To accompany our milkshakes, we also purchased vanilla soft ice cream with rainbow sprinkles, chicken nuggets, and a chicken sandwich. Evan wasn't convinced that chicken is a Farm Show food, and not worth wasting stomach space on, but I think he was proven wrong. Everything just tastes better there. Hopefully I didn't leave out anything we sampled; there was a definite food coma immediately following the outing. But all of the food, whether classic or newfound favorites, was well worth the resulting stomach discomfort.

If you're excited about next year's show or want to learn more, click here.

Saturday, January 05, 2008

Lovely London

Food helps me with unfamiliar territory, even if the food itself is unfamiliar. After learning about a favorite local snack or a culinary tradition, the people and sites in a city seem more accessible.

Borough Market in London, arguably the best food market I've seen, was exciting and intimidating. The exotic, world-famous ingredients and prepared items didn't feel real to me until I saw the first bakery stand with its huge stack of sizable brownies. Most of the market's pretentiousness fell away when I realized that the vendors at these internationally acclaimed booths were playing into people's food fantasies. They certainly got to mine. We hadn't even had lunch but I knew I wouldn't be leaving Borough Market without one of those 2 kg brownies (and an amazing grilled cheeseburger, hot hard cider, chocolate truffles and various samples).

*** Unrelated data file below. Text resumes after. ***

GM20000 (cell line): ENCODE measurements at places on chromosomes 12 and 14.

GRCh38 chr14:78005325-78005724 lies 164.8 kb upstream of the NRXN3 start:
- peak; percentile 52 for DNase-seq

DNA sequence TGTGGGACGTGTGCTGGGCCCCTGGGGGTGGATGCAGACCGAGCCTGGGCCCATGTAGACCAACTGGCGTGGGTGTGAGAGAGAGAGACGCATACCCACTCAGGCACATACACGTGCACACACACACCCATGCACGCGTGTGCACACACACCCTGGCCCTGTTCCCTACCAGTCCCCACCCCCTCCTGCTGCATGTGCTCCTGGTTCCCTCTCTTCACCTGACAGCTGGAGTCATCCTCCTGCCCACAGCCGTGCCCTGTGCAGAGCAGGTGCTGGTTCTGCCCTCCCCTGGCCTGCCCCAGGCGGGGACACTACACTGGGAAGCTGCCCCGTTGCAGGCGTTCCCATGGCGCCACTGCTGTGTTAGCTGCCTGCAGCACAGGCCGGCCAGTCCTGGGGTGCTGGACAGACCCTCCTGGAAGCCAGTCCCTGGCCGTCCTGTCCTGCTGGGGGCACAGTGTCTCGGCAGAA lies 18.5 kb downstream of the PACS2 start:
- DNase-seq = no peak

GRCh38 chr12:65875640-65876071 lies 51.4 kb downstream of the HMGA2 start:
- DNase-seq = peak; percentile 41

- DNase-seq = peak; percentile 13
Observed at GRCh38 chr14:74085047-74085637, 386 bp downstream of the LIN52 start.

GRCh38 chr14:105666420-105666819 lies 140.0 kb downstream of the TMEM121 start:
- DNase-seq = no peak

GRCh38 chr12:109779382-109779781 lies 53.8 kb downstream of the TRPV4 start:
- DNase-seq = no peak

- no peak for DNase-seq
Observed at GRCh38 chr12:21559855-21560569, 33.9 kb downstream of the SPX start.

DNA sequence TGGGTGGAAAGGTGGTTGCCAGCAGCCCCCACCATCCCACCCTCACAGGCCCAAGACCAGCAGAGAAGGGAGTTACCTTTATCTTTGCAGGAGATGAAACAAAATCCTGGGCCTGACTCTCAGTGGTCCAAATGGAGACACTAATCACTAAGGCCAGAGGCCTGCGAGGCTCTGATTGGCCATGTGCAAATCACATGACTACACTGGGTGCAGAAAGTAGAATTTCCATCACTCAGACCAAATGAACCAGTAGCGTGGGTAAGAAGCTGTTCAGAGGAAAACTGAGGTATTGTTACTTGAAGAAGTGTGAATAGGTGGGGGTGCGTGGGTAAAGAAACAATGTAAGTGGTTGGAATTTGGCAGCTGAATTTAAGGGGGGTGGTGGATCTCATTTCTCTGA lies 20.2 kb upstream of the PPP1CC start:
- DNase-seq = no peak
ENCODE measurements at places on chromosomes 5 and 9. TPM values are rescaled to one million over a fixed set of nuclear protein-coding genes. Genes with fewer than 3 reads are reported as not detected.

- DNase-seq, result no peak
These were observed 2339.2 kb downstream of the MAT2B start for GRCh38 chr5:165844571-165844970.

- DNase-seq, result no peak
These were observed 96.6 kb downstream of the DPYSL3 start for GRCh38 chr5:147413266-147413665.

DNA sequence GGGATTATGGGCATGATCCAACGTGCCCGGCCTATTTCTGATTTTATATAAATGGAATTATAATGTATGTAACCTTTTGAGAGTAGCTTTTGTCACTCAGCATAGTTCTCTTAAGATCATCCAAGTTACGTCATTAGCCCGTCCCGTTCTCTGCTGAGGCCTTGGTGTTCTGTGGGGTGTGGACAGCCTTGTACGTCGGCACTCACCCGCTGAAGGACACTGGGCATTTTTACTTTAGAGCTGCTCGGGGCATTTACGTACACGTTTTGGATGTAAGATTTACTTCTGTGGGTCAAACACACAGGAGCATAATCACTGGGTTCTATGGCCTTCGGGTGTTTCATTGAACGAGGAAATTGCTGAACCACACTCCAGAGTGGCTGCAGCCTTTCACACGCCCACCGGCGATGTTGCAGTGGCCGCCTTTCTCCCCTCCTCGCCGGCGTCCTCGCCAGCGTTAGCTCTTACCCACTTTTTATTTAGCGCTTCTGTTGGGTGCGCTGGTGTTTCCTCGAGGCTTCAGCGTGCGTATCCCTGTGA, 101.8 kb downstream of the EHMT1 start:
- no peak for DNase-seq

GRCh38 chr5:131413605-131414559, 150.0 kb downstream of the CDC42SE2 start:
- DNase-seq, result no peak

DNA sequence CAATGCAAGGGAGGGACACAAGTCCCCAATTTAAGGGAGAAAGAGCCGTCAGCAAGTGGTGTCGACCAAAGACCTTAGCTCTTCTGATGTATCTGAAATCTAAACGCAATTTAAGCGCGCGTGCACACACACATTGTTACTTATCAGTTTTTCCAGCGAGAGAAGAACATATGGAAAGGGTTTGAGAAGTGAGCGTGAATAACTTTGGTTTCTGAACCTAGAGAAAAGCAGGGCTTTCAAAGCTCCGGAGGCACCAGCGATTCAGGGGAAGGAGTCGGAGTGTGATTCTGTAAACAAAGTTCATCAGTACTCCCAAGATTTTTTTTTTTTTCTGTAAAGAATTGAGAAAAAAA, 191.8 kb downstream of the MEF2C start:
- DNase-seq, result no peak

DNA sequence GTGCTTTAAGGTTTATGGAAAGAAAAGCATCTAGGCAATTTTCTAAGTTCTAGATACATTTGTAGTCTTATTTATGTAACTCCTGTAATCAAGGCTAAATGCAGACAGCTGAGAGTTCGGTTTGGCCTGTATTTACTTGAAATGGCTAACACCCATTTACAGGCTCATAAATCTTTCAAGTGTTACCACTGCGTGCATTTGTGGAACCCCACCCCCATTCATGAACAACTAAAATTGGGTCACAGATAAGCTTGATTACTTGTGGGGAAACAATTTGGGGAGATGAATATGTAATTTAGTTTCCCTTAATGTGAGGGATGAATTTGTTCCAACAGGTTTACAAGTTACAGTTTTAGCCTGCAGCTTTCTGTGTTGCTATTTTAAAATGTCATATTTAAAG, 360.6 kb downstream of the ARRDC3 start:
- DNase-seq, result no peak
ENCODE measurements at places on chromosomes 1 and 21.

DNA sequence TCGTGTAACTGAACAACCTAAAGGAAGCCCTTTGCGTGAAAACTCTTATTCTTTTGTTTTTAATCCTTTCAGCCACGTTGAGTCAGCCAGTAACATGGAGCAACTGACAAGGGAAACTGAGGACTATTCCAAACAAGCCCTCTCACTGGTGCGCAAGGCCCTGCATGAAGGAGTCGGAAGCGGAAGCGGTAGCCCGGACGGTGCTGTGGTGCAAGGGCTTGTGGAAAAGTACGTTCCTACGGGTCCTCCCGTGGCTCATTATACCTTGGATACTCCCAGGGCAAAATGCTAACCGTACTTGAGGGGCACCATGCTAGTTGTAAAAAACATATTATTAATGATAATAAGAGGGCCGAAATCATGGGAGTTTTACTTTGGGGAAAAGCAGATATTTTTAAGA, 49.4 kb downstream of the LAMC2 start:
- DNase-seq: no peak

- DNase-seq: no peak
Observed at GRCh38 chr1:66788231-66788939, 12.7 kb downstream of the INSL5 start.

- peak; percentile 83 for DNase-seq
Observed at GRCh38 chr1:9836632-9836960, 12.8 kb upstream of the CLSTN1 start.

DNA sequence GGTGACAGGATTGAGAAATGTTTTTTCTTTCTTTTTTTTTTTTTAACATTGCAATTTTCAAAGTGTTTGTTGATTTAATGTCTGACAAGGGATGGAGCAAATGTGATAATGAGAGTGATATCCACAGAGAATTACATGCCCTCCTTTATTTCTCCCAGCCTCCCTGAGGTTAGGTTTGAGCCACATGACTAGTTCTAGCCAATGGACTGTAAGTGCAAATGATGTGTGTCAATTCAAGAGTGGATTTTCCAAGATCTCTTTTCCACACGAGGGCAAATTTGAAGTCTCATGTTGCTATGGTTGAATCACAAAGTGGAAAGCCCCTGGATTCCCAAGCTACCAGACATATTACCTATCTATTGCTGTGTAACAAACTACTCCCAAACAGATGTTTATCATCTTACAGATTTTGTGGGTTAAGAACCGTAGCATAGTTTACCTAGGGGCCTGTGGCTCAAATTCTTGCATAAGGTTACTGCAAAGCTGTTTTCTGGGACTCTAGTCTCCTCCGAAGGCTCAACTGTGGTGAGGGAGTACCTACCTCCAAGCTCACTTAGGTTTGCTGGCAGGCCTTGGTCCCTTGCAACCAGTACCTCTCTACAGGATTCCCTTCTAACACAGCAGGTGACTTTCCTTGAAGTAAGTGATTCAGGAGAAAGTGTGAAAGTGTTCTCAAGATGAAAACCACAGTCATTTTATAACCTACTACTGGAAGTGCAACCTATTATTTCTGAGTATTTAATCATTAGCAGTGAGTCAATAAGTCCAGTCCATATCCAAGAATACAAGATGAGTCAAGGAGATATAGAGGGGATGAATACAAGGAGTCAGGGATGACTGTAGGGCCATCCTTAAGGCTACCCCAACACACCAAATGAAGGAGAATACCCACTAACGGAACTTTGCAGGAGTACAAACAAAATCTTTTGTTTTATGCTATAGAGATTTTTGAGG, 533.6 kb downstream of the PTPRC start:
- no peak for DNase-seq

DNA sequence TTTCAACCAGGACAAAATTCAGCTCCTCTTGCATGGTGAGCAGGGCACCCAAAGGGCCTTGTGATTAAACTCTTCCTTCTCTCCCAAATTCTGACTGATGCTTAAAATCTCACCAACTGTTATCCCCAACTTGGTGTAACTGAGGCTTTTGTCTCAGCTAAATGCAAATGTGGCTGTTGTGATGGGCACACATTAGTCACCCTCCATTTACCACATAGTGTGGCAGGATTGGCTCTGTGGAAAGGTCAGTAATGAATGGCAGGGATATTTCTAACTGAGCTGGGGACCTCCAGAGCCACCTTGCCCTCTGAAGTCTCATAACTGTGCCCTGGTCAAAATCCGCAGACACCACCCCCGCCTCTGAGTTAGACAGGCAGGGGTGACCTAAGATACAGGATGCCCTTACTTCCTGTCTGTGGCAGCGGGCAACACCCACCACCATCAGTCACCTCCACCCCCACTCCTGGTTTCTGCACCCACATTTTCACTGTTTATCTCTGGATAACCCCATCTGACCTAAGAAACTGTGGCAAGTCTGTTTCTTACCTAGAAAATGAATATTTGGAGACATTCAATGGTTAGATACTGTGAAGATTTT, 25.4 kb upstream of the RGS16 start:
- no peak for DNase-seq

Exploring a city isn't complete unless there are risks to accompany the comfortable culinary bonds. In London, I tried Korean food and authentic pub food for the first time, and Indian food for the second or third time. While these selections may not seem overly exotic, London is known for its international cuisine, and they're not among my normal choices for dining out.

Eating Indian delivery - chicken curry, tandoori chicken, two types of naan and a taste of a pumpkin dish - was a welcome change from finding food while sightseeing. The experience reminded me of the brightness and diversity of flavors in Indian cuisine, and I'm much more interested in trying new Indian restaurants in Richmond.

Korean food isn't quite as available in Richmond as other Asian varieties, although I do intend to locate a Korean venue here soon because of how much I enjoyed the experience in London. Kimchi, which we ordered as an appetizer, is made with spicy, fermented cabbage and other crunchy vegetables. We also had a plate of fish pancakes, which were steaming hot and mild in flavor. Lauren raved about bibimbap, which is an entree that comes in a heated stone bowl. Rice and vegetables are the standard components of
bibimbap, along with a choice of meat (I had pork), and an egg is cracked on top of the other ingredients. It cooks as you stir it into the rice, and blends all of the layers together in a delicious and fragrant meal.

The culinary adventures I had in London added to my understanding of the city and of British culture, and the memories I have from the trip will continue to enhance my eating habits at home.